Giro3D API (v0.37.2)

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Introduction

Welcome to the API documentation of Giro3D.

➡️ If you are looking for an interactive tutorial, please look at the getting started page instead.

Here is a brief overview of the main concepts behind Giro3D.

Instance

The Instance is the entry point of a Giro3D context. It contains entities that represent dynamically updated objects and make the most of a Giro3D scene. Each instance is hosted by a DOM element (a <div>) that will contain the <canvas> used to render the scene.

// Get the DOM element that will contain the Giro3D instance
const div = document.getElementById('giro3d-view');

const instance = new Instance(div);

Under the hood, Giro3D uses three.js to render the scene. To directly access the three.js scene, you can use the scene property.

To add an entity to the instance, use the Instance.add() method. Note that this method should also be used to add a regular three.js Object3Ds as well.

💡 You can have multiple instances in the same web page, as long as each of them has its own canvas.

The main loop

Contrary to many video games or other interactive applications, Giro3D updates its state and renders the scene to the canvas only when notified, instead of periodically (for example 60 times per second). Many classes in Giro3D notify the instance when something has changed (mainly entities), but not all changes can be detected by Giro3D. The rationale is to save CPU and GPU cycles, as well as power on mobile devices.

💡 To manually trigger an Instance update, you can use the Instance.notifyChange() method. This is useful when the state of the scene has changed in a way that Giro3D cannot detect:

const instance = new Instance(...);

// Do something that Giro3D cannot detect, such as changing a CSS style.

// Make sure that Giro3D is notified.
instance.notifyChange();

Entities

Entities are the first-class citizens in Giro3D. Each entity manages a collection of renderable objects, and is responsible for their life cycle. The root 3D object of the entity can be accessed through the object3d accessor.

For example, the Map entity represents a 2D or 2.5D surface split into hierarchical tiles.

💡 To implement your own renderable entity, create a subclass of the Entity3D class:

class MyCustomEntity extends Entity3D {
constructor() {
super(id, new THREE.Group());
}
}

The progress and loading properties

Various classes in Giro3D provide the progress and loading API. This API can be used to determine if the object is currently performing asynchronous operations.

  • loading is a boolean that indicates whether the object is currently performing an asynchronous task.
  • progress is a number (between zero and one) that indicates the percentage of progress of the tasks this object is performing.

💡 To help implementing this API, you can use the OperationCounter class.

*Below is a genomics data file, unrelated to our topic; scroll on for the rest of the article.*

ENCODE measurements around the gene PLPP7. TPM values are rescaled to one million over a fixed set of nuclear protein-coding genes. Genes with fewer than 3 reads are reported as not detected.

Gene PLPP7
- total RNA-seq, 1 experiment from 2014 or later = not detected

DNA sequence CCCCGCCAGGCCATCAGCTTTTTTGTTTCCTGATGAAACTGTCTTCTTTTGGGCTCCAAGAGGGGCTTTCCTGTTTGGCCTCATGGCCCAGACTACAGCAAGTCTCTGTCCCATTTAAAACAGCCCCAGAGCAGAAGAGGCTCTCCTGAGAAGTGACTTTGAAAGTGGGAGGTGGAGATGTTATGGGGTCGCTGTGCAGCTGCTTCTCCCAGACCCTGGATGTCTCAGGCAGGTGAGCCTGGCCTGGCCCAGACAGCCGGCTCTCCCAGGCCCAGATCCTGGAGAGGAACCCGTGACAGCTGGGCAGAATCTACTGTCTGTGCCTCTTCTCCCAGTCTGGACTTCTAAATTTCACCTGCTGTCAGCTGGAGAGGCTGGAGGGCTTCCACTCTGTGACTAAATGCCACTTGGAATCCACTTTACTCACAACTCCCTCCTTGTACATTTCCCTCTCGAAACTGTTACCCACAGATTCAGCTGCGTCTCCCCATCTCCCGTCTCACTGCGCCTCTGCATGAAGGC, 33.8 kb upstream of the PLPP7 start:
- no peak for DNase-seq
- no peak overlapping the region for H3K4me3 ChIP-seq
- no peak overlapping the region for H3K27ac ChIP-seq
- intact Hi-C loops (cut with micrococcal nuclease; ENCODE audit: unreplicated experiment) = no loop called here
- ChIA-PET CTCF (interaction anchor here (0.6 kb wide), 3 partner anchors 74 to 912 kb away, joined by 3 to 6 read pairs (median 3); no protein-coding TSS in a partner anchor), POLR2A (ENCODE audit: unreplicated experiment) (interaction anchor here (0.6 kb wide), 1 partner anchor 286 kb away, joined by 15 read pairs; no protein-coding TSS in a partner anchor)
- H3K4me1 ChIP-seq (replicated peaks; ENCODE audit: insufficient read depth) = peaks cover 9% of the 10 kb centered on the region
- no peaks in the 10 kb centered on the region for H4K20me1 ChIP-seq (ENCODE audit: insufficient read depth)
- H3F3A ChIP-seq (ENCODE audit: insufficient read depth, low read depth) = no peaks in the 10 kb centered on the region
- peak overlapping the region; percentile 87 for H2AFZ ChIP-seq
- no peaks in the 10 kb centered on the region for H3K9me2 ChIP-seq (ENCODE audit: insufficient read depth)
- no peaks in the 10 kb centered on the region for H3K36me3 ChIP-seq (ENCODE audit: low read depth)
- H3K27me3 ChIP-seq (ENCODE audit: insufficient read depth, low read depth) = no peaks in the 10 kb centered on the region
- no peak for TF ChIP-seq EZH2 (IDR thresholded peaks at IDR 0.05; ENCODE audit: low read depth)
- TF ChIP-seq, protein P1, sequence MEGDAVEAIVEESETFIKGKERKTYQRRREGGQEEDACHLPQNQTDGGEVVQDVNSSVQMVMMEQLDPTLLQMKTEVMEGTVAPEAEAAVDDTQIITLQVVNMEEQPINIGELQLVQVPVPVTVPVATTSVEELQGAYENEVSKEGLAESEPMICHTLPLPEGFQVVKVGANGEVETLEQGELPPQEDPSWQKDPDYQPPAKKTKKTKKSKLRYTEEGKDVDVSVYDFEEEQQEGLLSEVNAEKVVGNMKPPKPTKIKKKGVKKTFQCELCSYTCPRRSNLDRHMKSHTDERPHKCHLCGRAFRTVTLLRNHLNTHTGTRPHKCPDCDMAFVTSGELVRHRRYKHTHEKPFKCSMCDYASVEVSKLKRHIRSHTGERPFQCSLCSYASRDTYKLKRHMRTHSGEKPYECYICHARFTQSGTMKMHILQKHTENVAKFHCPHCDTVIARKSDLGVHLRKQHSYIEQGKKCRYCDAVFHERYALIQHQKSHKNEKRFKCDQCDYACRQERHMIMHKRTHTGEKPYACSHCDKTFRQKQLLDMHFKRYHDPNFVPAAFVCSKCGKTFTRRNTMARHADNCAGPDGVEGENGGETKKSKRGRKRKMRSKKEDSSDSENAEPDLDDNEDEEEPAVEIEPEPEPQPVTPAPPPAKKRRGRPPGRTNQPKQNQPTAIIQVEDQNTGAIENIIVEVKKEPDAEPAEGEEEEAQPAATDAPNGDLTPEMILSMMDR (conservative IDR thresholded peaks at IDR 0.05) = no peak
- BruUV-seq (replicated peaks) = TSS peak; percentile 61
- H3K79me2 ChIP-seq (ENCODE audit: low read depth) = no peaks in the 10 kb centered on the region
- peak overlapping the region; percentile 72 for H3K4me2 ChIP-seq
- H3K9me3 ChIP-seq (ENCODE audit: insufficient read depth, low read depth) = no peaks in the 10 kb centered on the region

Memory management

Most objects in Giro3D are automatically managed by the garbage collector, ensuring that no memory leak happens.

However, some objects, such as three.js textures, must be manually disposed. In this case, refer to the relevant documentation to determine if the object is manually managed.

💡 three.js's WebGLRenderer has an info property that returns the number of unmanaged resources in GPU memory. You can access this renderer from the Instance using the renderer property.

Coordinate systems

Giro3D can combine many different coordinate systems (CRS):

  • The Instance has its own coordinate system, accessible from the referenceCrs property. Once specified in the Instance constructor, this cannot be changed.

  • Some entities supports various CRS transformations, while others only supports a single CRS (of their data source). In the latter case, this CRS must be compatible with referenceCRS to be displayed correctly.

Register a custom CRS

To display a Giro3D scene in a specific CRS, you must first register its definition with the Instance.registerCRS() static method.

For example, to display the scene in the TM65 / Irish Grid -- Ireland CRS (EPSG:29902), we must register it with the following parameters:

Instance.registerCRS(
'EPSG:29902',
'+proj=tmerc +lat_0=53.5 +lon_0=-8 +k=1.000035 +x_0=200000 +y_0=250000 +a=6377340.189 +rf=299.3249646 +towgs84=482.5,-130.6,564.6,-1.042,-0.214,-0.631,8.15 +units=m +no_defs +type=crs',
);

💡 Some CRS definitions are built-in the proj4.js library used by Giro3D, such as EPSG:4326 (WGS84), EPSG:3857 (pseudo-mercator) and EPSG:4269 (NAD83). Please refer to the PROJ4JS documentation for more information.

💡 CRS definition must be performed before any entity is added to the instance.

❗ In some (rare) cases, the CRS in the proj format is incomplete. In this case, you can try using the WKT format instead:

Instance.registerCRS(
'EPSG:29902',
`PROJCS["TM65 / Irish Grid",
GEOGCS["TM65",
DATUM["TM65",
SPHEROID["Airy Modified 1849",6377340.189,299.3249646],
TOWGS84[482.5,-130.6,564.6,-1.042,-0.214,-0.631,8.15]],
PRIMEM["Greenwich",0,
AUTHORITY["EPSG","8901"]],
UNIT["degree",0.0174532925199433,
AUTHORITY["EPSG","9122"]],
AUTHORITY["EPSG","4299"]],
PROJECTION["Transverse_Mercator"],
PARAMETER["latitude_of_origin",53.5],
PARAMETER["central_meridian",-8],
PARAMETER["scale_factor",1.000035],
PARAMETER["false_easting",200000],
PARAMETER["false_northing",250000],
UNIT["metre",1,
AUTHORITY["EPSG","9001"]],
AXIS["Easting",EAST],
AXIS["Northing",NORTH],
AUTHORITY["EPSG","29902"]]`,
);

Maps and layers

The Layer class supports transformation of data from their source CRS (the one in the ImageSource) to the Instance CRS.

💡 All CRSes used by layers must be registered with Instance.registerCRS() as well.

Other entities

Except otherwise specified, entities do not support transformation of data from their source into the Instance CRS. This means that it is not possible to display a point cloud that is in a different CRS than the instance's.